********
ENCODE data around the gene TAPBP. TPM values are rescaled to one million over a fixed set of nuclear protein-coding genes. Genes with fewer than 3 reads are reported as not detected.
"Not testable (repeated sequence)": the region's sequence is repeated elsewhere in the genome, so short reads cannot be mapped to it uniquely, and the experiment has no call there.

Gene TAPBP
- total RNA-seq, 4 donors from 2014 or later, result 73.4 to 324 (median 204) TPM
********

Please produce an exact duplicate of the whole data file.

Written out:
ENCODE data around the gene TAPBP. TPM values are rescaled to one million over a fixed set of nuclear protein-coding genes. Genes with fewer than 3 reads are reported as not detected.
"Not testable (repeated sequence)": the region's sequence is repeated elsewhere in the genome, so short reads cannot be mapped to it uniquely, and the experiment has no call there.

Gene TAPBP
- total RNA-seq, 4 donors from 2014 or later, result 73.4 to 324 (median 204) TPM